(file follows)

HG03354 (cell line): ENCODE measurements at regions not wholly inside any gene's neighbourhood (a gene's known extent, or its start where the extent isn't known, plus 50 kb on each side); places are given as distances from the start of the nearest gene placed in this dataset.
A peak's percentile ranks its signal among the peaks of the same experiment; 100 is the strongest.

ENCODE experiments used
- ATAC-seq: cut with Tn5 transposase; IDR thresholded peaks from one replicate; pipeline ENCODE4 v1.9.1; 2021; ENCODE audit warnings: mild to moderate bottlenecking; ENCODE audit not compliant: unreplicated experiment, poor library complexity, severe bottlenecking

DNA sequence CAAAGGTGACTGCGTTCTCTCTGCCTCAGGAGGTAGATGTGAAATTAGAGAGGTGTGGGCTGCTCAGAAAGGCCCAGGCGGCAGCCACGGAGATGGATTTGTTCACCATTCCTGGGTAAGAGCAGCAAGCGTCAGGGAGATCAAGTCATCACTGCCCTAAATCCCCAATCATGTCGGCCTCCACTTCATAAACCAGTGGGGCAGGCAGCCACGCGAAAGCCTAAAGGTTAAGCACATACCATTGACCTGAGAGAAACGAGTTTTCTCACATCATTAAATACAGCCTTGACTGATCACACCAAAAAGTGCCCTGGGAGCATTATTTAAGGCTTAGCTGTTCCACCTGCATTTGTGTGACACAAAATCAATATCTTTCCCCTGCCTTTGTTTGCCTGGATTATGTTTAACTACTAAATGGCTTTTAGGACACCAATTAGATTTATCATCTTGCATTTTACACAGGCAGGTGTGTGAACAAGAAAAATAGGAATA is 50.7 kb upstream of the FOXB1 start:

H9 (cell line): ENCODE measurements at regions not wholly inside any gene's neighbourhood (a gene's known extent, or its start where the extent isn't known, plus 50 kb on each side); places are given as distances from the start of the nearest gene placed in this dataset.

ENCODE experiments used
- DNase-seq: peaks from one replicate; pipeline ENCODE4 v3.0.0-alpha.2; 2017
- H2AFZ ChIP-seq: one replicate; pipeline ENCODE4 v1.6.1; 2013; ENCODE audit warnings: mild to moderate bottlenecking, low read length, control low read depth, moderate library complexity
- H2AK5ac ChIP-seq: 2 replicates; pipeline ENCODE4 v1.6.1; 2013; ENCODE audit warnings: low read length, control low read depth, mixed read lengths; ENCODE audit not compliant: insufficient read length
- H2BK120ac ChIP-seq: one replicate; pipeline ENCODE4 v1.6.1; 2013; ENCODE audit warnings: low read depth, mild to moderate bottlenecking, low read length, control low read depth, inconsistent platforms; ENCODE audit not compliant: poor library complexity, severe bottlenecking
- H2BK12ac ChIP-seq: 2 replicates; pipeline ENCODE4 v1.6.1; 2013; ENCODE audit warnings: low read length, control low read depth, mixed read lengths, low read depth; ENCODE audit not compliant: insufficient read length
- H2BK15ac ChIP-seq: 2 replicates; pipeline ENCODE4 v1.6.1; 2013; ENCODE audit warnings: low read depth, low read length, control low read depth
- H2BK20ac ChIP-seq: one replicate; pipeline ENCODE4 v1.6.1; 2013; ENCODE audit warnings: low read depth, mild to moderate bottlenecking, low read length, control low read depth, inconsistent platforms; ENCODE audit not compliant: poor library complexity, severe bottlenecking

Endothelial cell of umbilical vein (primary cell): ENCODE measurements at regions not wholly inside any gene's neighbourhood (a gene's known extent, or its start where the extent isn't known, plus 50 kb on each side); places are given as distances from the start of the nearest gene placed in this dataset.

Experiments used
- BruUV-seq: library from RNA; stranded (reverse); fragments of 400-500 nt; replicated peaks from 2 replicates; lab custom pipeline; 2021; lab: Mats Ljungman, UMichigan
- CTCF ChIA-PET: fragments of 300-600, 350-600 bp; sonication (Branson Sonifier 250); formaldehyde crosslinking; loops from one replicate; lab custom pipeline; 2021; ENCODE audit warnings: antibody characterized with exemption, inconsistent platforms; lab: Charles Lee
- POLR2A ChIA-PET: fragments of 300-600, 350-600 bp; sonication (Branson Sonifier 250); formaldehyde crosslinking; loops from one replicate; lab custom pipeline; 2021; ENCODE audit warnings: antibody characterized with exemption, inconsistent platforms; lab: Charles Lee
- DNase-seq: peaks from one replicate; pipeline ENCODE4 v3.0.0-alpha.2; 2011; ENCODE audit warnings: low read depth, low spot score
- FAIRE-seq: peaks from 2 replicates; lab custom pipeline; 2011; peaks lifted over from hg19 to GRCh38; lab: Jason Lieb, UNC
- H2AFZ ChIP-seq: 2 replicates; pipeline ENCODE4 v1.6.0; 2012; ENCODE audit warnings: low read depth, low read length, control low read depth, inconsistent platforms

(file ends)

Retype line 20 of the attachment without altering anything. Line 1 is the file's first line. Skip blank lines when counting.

- DNase-seq: peaks from one replicate; pipeline ENCODE4 v3.0.0-alpha.2; 2011; ENCODE audit warnings: low read depth, low spot score